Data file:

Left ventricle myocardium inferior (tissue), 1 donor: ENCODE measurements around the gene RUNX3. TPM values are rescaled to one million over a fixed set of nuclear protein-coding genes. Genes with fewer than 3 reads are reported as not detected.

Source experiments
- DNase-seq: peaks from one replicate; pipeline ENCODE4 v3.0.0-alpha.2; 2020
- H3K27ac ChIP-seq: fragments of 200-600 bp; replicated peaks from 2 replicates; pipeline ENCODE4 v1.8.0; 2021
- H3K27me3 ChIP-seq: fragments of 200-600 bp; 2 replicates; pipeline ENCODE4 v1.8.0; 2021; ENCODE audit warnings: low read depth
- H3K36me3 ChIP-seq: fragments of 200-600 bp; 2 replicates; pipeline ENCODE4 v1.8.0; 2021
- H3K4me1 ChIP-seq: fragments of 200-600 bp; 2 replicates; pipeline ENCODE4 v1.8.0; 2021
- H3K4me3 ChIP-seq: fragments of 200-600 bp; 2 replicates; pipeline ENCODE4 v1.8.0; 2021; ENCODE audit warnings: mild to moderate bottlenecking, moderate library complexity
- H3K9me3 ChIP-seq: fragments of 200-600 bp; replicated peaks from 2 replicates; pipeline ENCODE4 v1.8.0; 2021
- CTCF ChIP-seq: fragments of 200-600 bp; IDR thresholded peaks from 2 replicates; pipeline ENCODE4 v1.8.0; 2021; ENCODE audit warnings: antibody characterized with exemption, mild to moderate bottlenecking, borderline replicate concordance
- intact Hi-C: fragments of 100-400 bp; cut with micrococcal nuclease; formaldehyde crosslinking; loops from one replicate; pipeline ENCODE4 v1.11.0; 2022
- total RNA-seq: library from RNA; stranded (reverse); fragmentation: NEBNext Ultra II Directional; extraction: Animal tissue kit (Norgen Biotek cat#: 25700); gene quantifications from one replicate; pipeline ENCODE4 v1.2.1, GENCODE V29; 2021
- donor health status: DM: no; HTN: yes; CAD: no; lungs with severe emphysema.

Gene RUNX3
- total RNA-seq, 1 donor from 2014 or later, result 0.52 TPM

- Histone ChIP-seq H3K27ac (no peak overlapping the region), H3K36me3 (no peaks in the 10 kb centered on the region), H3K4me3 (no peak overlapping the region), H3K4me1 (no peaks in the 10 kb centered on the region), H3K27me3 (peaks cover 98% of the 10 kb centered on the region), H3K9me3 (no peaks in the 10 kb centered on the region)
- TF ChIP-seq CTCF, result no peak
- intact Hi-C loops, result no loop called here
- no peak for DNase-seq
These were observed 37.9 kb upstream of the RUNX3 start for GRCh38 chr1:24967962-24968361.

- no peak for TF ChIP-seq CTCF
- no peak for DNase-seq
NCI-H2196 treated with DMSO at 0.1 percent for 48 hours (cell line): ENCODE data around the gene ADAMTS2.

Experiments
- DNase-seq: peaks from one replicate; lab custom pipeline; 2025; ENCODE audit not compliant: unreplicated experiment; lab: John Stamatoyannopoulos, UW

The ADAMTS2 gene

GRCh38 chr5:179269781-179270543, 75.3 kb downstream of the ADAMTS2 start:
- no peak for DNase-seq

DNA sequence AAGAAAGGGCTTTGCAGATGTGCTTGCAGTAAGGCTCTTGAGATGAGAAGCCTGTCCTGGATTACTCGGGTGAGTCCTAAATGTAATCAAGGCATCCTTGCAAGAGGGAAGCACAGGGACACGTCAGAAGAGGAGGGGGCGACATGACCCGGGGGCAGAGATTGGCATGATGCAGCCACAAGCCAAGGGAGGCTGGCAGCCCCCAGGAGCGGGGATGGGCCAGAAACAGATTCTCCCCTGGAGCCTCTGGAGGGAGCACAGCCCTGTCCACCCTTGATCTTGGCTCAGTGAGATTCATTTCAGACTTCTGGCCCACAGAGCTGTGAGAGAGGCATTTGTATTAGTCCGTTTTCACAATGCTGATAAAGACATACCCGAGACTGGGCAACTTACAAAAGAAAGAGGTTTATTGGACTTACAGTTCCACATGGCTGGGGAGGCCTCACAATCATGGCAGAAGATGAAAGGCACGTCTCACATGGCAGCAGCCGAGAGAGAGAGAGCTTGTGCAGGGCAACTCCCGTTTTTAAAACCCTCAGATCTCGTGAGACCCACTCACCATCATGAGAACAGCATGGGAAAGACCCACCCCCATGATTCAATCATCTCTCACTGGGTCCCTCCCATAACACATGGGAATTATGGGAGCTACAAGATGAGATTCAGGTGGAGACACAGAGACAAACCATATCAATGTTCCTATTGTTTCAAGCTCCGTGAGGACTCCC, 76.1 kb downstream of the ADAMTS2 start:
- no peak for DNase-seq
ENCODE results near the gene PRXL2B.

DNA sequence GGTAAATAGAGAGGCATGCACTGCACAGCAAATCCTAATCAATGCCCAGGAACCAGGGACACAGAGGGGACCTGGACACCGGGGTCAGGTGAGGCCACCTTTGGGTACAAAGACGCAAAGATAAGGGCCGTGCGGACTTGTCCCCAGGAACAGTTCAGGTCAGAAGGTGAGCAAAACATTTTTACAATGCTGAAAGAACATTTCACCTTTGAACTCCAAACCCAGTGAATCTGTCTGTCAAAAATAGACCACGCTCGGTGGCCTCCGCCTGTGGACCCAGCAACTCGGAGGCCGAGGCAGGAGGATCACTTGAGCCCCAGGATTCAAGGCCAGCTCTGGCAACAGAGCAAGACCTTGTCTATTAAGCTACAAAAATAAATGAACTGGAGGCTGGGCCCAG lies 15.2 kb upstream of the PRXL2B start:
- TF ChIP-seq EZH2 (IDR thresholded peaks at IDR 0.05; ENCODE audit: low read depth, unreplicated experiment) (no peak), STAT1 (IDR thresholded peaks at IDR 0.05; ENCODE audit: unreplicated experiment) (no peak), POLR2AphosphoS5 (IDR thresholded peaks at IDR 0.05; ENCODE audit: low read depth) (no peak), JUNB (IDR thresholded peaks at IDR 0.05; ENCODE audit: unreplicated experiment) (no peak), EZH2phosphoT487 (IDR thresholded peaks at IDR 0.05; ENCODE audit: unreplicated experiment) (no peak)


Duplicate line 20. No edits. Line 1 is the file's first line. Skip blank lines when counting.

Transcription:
These were observed 37.9 kb upstream of the RUNX3 start for GRCh38 chr1:24967962-24968361.